This can be most effective for people who seldom participate in drawing, painting, decorating, cooking or even gardening. The act of adding color to an image on paper feels safe for most people who normally are not comfortable participating in a creative process and enjoying the tranquility that most artists enjoy.
So, if you or someone you know is struggling with nagging mental or emotional issues consider talking to a certified art therapist to help work things out. But if you just need to relax or get more focused, pick up an adult coloring book, some colorful pencils and get busy in a good kind of way.
Everyone knows they should exercise. Doctors, scientists and even ancient philosophers have long advised that exercise is good for you and warn that the more the better if done properly. Now we are getting more and more proof that exercise is critical.
Researchers have found that during and immediately after exercising, positive changes occur in our bodies. A steady run, jog or walk not only gets blood flowing and hearts pumping but also helps improve skin and eye health. If someone created a drug that could do for human health everything that exercise can, it would be the most valuable pharmaceutical ever.
So why do only 20 percent of Americans get the recommended 150 minutes of strength and cardiovascular physical activity per week? Why is it that more than half of all baby boomers do no exercise whatsoever? Surely by now everyone knows the consequences of leading sedentary life.
People with low levels of physical activity are at a higher risk of developing cancers, heart disease, Alzheimer’s and early death by many other preventable causes. Yet generally speaking, humans are not good at assessing long-term risks as well as benefits, of our lifestyle choices. Promises that exercise is “good for you” aren’t motivating enough for most people to take action — especially if they consider exercise as just another chore. However, most people are motivated by rewards. Here are only a few of them regarding proper exercise:
— Slower aging.
— Better mood.
— Less stress and anxiety.
— Less chronic pain.
— Improved eyesight.
— Lower medical bills.
Where’s the proof? Beginning in 2017, the U.S. National Institutes of Health (NIH) will launch a six-year $170 million study with a group of 3,000 sedentary people of all ages. They will start an exercise program and then donate their blood, muscle and fat before and after exercise. Another group that doesn’t exercise will also be tracked.
This study is the first of it’s kind in terms of size, rigor and aims. Experts are hoping it will give doctors evidence they need to start treating exercise like the miracle drug they’ve long thought it to be. Instead of your doctors saying, “You need to exercise more,” they will actually give exercise as a prescription!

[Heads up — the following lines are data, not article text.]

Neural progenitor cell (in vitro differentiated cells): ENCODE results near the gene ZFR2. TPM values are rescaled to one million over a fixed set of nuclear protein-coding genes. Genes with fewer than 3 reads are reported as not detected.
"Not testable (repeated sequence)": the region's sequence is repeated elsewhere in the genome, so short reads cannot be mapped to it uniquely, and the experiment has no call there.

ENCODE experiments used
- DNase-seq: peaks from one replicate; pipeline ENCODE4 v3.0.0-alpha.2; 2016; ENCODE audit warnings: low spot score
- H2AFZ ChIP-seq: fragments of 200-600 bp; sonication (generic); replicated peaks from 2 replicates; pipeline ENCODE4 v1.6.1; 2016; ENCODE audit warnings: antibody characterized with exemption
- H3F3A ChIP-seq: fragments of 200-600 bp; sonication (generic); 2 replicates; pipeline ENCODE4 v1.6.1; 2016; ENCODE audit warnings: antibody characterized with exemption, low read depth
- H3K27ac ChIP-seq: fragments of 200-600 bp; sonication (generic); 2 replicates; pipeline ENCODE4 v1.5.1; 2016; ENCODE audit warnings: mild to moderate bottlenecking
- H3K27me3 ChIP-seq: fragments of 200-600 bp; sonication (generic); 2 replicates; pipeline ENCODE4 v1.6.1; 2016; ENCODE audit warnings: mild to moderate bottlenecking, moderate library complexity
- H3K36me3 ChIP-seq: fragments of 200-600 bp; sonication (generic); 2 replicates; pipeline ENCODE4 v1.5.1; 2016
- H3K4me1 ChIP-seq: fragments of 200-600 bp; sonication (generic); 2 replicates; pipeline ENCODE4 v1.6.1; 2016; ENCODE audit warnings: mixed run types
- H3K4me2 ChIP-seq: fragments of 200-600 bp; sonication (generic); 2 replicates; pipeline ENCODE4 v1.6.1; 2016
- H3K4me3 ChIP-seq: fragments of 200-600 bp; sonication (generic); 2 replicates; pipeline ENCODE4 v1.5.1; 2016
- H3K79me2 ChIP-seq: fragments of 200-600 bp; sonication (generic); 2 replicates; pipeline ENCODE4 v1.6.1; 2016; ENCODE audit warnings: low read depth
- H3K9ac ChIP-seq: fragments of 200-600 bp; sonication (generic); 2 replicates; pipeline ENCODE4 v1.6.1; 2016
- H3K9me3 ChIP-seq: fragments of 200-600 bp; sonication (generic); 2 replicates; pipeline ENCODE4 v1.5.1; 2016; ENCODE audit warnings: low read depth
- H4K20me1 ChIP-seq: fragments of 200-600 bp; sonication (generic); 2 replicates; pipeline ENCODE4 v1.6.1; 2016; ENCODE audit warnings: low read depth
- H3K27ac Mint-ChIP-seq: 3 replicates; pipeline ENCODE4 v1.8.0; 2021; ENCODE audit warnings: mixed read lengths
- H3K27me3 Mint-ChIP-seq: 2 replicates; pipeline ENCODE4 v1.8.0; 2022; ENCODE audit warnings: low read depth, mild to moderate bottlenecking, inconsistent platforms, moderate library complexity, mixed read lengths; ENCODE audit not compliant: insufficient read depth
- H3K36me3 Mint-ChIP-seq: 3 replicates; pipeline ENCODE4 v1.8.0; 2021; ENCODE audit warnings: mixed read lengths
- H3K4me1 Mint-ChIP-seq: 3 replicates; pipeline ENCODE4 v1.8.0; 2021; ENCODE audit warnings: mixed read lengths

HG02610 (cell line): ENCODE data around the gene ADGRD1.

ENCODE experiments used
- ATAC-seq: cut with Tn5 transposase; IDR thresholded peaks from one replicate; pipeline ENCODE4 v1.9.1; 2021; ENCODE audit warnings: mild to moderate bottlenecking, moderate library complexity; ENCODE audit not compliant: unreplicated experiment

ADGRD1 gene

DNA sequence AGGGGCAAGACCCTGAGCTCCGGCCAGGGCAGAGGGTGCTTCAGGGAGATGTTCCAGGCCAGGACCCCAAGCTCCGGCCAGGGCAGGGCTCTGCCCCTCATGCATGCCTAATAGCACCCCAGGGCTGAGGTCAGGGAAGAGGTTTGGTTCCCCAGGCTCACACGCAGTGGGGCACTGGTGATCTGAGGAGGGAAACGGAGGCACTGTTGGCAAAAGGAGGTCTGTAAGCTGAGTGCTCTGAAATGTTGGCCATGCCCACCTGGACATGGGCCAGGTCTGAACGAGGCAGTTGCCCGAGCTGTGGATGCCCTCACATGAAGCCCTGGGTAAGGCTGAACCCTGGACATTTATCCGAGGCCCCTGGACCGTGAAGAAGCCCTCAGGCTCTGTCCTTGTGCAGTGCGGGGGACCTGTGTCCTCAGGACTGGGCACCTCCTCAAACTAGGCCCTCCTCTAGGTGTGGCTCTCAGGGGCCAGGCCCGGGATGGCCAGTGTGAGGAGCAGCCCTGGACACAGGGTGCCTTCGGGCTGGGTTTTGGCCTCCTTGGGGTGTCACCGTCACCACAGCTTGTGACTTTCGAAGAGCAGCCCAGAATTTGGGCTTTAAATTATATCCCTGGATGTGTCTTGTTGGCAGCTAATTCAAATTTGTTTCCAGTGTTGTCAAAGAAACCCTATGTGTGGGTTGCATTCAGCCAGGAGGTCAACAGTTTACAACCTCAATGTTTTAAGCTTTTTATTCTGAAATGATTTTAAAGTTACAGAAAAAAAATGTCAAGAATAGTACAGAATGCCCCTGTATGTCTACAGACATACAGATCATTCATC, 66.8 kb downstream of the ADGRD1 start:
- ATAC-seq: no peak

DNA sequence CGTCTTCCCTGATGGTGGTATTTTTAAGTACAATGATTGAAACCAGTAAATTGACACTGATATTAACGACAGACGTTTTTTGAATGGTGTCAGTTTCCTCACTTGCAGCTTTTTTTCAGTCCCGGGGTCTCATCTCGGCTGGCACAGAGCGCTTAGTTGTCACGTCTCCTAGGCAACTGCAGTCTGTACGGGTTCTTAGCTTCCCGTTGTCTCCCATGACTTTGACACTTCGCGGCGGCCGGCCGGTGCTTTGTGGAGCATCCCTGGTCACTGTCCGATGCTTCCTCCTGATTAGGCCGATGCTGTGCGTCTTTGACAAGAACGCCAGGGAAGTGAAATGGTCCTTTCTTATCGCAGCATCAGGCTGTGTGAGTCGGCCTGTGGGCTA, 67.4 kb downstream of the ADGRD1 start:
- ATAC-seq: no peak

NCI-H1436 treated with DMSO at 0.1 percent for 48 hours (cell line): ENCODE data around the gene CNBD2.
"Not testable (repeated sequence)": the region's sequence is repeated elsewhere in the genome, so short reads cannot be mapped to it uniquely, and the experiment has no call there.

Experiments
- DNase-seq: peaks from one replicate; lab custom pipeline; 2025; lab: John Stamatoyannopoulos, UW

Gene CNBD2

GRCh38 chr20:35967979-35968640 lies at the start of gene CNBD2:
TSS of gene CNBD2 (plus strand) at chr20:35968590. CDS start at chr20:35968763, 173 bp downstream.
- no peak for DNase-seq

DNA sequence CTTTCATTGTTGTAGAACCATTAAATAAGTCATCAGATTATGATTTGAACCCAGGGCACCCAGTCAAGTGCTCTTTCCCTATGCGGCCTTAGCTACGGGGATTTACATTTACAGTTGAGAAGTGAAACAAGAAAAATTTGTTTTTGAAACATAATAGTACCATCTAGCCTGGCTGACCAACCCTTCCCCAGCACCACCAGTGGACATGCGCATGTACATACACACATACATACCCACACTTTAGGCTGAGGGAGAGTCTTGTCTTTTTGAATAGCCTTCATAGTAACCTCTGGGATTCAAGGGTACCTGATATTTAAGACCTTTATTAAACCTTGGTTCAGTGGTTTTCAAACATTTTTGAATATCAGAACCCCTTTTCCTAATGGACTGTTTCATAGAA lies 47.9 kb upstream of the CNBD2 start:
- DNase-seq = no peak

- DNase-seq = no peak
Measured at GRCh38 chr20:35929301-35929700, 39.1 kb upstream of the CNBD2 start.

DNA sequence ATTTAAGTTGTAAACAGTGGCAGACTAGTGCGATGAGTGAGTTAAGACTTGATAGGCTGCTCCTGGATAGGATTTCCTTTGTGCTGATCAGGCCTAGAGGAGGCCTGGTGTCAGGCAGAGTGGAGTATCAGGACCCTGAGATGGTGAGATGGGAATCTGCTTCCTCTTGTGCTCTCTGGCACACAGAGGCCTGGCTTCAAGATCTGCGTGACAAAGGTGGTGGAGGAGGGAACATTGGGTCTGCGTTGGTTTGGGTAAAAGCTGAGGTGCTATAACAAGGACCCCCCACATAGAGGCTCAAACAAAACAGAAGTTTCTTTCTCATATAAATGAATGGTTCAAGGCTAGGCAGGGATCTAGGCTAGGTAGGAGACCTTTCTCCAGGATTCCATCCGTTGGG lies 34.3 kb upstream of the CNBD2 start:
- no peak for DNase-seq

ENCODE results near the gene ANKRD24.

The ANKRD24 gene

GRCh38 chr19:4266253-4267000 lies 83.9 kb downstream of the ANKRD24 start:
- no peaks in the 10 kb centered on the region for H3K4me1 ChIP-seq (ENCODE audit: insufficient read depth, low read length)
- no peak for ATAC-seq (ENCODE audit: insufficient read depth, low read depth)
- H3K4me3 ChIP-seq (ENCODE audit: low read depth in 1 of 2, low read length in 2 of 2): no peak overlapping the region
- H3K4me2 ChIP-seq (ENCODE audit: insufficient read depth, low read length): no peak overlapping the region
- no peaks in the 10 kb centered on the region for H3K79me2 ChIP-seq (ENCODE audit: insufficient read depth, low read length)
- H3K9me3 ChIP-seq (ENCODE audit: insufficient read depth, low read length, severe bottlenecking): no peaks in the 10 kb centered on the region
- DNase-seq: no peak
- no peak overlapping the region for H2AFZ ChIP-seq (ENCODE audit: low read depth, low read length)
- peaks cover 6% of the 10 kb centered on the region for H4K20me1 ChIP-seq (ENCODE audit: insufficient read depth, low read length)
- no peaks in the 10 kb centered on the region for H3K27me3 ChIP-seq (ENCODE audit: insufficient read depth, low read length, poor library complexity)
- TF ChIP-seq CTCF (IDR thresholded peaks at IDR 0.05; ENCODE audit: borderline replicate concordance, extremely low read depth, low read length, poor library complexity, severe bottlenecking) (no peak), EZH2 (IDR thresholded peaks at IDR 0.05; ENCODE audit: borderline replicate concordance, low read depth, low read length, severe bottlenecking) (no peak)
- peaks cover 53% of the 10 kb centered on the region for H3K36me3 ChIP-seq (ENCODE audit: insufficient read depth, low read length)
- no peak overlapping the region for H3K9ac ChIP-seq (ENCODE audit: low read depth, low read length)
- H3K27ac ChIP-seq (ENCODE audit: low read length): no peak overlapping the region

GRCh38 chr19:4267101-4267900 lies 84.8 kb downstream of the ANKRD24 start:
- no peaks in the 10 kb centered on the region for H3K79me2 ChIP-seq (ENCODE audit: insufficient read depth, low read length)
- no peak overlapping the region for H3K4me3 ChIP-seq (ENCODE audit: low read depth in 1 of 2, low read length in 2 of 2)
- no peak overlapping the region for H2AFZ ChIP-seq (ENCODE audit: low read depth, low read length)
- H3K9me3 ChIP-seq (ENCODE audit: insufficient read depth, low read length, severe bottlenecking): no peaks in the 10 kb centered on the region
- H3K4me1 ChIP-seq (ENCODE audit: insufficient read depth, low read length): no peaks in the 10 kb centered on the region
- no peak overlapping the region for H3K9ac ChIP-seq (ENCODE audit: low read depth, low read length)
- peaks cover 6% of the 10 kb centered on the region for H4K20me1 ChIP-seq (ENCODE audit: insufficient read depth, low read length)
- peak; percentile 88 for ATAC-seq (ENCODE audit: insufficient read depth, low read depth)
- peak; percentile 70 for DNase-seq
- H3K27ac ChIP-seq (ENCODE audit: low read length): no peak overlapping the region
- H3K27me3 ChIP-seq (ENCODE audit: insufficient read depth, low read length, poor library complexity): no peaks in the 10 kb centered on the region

It’s becoming evident too that nearly everyone — young, old, pregnant and those that are ill —benefit from exercise. As scientists learn more about why this it is, they are hoping that the messaging about exercise gets simpler too. No fancy gym membership required, just get out and move. I’ll have on this important subject next week. So please stay tuned!
Last week’s post noted that using what is known as “the happiness advantage” is a great way to improve both your personal and professional lives. One of the ways I mentioned to raise your level of happiness is to briefly note on a regular basis those things for which you are grateful. A helpful internet application (“app”) which allows you to record your “gratitudes” is Gratitude Journal 365.
I enjoy keeping a daily journal in which, among other things, I write down three things for which I am grateful. I suggest that one of your happiness-advantage techniques is to give it a try to do this at least three times a week. Simply write down three things for which you are appreciative. Don’t simply do this in your head. Write them down.
Start out simple with things like “my morning cup of coffee” or “the sound of rain on the roof,” then go on to bigger things like “my daughter gave birth to a healthy baby boy” or “I’ve paid off the credit card and cut it to pieces.” The goal of the exercise is to remember the good things in your life and savor the happiness that goes with them.
As your write, here are some important tips:
1. Be as specific as possible. Specificity is the key to fostering gratitude. “I am grateful that my husband cooked supper for us when I had to work late on Tuesday.”
2. Go for depth over breadth. Elaborating in detail about a particular person, thing or event for which you are grateful carries more benefits than listing superficial things.
3. Get personal. Focus on people to whom you are grateful. This has far more impact than those things for which you alone are grateful.
4. Consider what your life would be like without certain people or things, rather than just tallying up all the good stuff. Be grateful for the negatives outcomes you avoided, escaped, prevented or turned into something positive. In other words, try not to take good fortune for granted.
5. See good things as “gifts.” Doing so guards against taking things for granted. Relish the gifts you have and received.
6. Savor surprises. I love the word “savor” because it allows you to linger on gifts that are unexpected. Savoring is a stronger level of gratitude.
7. Revise if you repeat. In other words, writing about the same people and things over and over again is OK, but writing about a different aspect of each person in greater detail is even better.